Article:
Selling to Land-Locked Cruisers | TravelResearchOnline


Selling to Land-Locked Cruisers

I admit, being landlocked is hard for someone who enjoys cruising. When we lived in California, at worst we battled traffic for two hours to get to a cruise port. Living in Tennessee is more daunting. We are hardy road warriors and have been known to drive up to 14 hours to get to a cruise port. Of course, flying to embarkation ports is always an option, but is an added cost when a cruise port is not drivable.

As a result of being landlocked I get excited when cruise lines bring new ships into ports that I consider “closer to home.” These include New Orleans, Mobile, and Charleston. So yes, I’m excited that Norwegian Cruise Line is bringing the Norwegian Breakaway to New Orleans, with itineraries starting on November 11.

I was recently at a regional travel agent conference, and the subject of Norwegian Breakaway coming to New Orleans came up in casual conversations. I was surprised that some agents in our area do not strongly pursue the cruise market in this area, and they weren’t excited about the Breakaway. They gave two reasons primarily: cruises aren’t all inclusive, and they assumed that flying to a cruise port was burdensome to clients. I asked if they ever suggested that clients drive, and most did not. I doubt they are the only landlocked travel agents that feel this way, so I wanted to bring up the discussion here.


All-inclusive on a cruise ship

Cruises already include meals in the main dining room and buffet, as well as complimentary eateries throughout the ship where you can pick up pizza, burgers, etc. throughout the day. The “all-inclusive” component that travel agents (and clients) are looking for is the free-flowing alcohol. Nowadays you can pretty much pay to add an alcohol package to pretty much any cruise. Also, companies like Norwegian Cruise Line and Celebrity Cruises have developed programs that can make the cruising experience more “all inclusive.”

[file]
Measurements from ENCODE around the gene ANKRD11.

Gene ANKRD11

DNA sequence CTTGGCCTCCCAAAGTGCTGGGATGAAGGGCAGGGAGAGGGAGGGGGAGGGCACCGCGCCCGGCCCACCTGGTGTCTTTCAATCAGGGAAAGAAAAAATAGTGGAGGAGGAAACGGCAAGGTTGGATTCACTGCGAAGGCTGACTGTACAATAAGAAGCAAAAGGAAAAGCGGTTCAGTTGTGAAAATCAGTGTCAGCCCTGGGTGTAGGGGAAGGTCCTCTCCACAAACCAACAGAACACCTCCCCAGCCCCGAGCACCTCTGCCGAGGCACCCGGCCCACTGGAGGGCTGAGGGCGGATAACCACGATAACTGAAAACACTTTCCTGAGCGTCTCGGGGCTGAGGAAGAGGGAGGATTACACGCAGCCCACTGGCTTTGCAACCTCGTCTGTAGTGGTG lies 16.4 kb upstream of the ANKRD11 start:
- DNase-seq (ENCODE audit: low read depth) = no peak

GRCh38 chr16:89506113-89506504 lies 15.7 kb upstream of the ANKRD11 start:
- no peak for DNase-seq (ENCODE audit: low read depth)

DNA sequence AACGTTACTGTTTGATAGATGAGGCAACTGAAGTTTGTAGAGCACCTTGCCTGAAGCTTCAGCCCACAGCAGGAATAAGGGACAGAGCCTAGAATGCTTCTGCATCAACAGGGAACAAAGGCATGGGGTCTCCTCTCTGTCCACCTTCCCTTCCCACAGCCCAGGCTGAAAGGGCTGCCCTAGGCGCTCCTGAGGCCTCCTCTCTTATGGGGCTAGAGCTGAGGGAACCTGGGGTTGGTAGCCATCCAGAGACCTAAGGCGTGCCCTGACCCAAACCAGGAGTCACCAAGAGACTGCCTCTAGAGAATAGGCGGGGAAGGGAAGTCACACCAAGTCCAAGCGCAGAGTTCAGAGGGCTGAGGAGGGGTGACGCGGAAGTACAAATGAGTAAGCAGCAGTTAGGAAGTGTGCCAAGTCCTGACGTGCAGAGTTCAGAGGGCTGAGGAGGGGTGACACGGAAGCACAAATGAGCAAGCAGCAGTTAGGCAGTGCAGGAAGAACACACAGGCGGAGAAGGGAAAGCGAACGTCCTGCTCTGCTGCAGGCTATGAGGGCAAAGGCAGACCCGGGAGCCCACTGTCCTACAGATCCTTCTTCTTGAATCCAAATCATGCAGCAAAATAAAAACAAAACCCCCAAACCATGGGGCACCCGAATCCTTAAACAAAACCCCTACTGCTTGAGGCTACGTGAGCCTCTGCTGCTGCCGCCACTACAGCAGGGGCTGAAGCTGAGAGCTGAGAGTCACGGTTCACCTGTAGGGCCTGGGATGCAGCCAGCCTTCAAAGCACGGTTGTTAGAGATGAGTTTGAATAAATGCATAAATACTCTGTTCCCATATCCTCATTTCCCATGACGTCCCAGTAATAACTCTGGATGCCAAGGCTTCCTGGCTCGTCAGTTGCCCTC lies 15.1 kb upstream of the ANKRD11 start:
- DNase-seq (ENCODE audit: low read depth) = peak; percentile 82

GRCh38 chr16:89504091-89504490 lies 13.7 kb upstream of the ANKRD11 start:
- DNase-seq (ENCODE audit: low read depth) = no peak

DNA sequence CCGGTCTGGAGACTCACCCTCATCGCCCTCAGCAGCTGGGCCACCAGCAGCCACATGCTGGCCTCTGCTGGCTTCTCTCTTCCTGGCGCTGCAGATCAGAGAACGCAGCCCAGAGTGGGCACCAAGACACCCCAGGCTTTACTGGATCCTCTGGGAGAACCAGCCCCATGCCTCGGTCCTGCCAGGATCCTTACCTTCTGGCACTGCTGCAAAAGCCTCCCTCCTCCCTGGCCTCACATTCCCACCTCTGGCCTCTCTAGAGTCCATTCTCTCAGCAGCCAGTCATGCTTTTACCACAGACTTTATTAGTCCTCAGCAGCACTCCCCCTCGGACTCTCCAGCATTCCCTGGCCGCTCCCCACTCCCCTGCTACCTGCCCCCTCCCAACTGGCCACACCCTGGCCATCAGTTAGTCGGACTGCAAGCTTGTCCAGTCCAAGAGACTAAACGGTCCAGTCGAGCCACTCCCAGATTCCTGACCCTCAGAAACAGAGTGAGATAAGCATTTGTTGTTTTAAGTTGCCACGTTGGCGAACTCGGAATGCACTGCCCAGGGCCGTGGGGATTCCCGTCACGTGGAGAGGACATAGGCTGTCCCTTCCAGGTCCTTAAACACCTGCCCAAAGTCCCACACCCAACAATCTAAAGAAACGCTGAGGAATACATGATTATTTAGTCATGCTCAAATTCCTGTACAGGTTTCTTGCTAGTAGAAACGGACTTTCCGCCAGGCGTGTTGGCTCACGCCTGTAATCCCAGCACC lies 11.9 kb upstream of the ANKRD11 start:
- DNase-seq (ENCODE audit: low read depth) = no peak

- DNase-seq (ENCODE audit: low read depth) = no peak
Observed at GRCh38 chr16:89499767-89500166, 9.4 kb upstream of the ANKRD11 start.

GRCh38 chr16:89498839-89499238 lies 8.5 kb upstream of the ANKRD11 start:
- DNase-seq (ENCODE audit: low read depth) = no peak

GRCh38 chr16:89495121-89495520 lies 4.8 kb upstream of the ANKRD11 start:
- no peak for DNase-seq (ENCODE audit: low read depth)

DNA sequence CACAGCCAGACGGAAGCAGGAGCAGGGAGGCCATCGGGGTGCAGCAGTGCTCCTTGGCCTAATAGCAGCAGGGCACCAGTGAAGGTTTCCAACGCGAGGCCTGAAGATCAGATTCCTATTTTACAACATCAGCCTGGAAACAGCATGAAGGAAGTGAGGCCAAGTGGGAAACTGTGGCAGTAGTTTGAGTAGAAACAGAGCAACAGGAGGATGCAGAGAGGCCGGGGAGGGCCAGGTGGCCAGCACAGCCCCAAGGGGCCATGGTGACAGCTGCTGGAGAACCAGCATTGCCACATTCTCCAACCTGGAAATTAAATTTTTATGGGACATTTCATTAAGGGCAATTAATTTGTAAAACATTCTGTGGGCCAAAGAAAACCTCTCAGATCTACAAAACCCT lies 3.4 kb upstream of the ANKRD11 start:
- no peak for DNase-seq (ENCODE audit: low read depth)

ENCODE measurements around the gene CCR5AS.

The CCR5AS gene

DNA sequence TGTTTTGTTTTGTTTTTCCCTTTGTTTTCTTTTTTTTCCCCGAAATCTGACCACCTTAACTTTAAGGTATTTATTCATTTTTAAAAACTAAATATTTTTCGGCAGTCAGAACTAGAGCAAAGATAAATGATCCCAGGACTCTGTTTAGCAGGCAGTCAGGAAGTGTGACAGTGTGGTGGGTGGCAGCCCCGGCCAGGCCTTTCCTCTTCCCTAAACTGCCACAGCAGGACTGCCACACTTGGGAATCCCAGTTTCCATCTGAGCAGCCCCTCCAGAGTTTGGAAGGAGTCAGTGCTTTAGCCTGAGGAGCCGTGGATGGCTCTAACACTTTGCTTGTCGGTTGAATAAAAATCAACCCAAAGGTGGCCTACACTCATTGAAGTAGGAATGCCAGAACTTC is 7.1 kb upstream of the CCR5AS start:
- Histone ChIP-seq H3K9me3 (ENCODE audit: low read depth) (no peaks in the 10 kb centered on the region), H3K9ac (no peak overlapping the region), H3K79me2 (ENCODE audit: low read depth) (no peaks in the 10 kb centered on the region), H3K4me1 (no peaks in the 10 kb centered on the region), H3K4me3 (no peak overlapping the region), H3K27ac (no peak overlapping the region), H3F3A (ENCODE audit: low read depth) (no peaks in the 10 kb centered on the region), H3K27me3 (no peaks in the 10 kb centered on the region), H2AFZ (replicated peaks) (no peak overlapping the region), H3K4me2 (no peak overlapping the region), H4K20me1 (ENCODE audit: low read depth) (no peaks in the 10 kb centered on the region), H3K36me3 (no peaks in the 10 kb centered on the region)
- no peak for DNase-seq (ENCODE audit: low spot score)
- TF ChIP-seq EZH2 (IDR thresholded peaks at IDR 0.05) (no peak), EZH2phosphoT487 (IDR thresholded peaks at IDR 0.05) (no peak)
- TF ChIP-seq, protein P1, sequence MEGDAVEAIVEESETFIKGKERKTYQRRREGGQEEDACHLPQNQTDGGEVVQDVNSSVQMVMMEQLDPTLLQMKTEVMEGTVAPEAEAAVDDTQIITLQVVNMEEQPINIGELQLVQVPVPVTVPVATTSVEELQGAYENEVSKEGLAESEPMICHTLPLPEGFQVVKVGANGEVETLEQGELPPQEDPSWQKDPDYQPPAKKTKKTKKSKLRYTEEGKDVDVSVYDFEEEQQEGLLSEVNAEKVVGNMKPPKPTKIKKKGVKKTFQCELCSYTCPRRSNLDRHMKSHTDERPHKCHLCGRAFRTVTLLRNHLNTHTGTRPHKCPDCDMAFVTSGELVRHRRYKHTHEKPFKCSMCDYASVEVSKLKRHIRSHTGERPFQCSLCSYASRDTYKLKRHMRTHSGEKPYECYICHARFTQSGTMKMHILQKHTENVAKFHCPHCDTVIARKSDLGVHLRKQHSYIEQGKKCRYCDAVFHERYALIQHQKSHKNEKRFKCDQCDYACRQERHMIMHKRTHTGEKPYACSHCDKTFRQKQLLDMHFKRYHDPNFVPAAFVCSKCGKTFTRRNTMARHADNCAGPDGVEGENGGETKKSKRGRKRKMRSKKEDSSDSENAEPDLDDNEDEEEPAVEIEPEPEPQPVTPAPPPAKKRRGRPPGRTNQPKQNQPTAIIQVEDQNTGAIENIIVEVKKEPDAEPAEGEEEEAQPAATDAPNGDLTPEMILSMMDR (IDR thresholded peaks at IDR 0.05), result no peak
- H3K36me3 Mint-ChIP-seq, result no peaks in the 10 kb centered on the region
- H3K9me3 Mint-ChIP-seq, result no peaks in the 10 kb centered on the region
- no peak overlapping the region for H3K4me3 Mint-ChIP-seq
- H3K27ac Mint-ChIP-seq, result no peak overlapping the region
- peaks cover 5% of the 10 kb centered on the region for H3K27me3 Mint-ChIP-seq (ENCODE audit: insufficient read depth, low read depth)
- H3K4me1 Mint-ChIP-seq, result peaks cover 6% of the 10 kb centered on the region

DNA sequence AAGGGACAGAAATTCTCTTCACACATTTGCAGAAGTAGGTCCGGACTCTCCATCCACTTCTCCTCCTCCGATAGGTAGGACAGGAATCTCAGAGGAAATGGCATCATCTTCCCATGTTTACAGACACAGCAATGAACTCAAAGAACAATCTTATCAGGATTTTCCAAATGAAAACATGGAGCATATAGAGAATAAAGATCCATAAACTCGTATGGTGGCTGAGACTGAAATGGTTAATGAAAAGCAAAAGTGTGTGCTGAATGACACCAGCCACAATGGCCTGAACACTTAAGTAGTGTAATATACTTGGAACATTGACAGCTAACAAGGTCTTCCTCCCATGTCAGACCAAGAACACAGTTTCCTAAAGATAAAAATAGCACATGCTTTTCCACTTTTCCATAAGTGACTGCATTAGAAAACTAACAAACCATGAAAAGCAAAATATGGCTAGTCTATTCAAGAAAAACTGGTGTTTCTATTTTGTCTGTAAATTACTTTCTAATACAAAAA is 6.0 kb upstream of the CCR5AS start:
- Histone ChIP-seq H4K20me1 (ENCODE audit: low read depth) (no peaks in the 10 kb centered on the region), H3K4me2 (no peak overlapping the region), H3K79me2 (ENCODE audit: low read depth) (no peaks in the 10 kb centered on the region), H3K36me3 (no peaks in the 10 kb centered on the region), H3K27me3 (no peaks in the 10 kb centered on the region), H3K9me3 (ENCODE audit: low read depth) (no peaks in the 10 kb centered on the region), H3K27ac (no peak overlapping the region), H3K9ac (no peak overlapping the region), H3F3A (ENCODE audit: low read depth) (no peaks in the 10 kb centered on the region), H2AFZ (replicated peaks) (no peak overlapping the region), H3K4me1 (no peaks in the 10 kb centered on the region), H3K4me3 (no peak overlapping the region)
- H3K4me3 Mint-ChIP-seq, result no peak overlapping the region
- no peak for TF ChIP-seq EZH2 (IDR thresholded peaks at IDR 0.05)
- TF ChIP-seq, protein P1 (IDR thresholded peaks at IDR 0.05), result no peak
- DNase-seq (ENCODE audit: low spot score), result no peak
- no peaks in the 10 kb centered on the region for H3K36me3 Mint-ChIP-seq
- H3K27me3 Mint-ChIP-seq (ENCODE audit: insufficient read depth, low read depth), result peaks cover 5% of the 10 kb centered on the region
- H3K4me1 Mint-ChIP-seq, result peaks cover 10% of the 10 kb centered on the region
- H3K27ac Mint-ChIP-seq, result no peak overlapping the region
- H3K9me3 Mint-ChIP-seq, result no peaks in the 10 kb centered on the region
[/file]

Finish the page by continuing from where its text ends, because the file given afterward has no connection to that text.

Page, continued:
Celebrity Cruises has their Go Big, Go Better, Go Best standard promotion where clients can choose an alcohol beverage program as their included perk. For a nominal additional fee, they can also include unlimited WiFi, a $300 onboard credit per stateroom, and prepaid gratuities. With all four perks included, it really is an all-inclusive experience at sea.

Norwegian Cruise Line calls their program “Free at Sea.” There are five perks to choose from, and how many are “free” is based on the room category being booked. The perks include unlimited open bar (aka alcohol package), shore excursion credit, a specialty dining package, or “friends and family sail free” (meaning 3rd and 4th passengers cruise fares are waived). Norwegian also has an all-inclusive itinerary out of Florida, to Cuba, where alcoholic beverages are already included in the cruise fare. So, creating that all-inclusive experience onboard cruise ships are possible.


Not being close to embarkation ports

The other land-locked objection was the distance to embarkation ports. From Nashville, the closest cruise port is approximately 7 hours away, with Miami, Ft Lauderdale, and Galveston being 12 to 14 hours away. For some, that’s a long time to be in a car. Throw in two to four kids, and it’s a really long time to be in a car. But it can be preferable to flying. When looking at the cost of flying a family of six anywhere (where it’s a cruise port or an all inclusive destination), it will factor into the family’s buying decision. When you can offer the alternative of driving to an embarkation port, it can be an attractive option to the expense of flying.

This is why I am excited about the Norwegian Breakaway coming to New Orleans. I have clients that are a family of six. The idea of flying to an all-inclusive destination can be budget buster for them. But driving to New Orleans in less than 8 hours, even with a one-night hotel pre-cruise, is more budget friendly.

If you are a land-locked travel agent, or have land-locked clients, do you have resistance to booking cruises because of the distance to embarkation ports? Have you ever discussed the option of driving to a port instead of flying? What are your thoughts about this? Please let us know in the comments area below!

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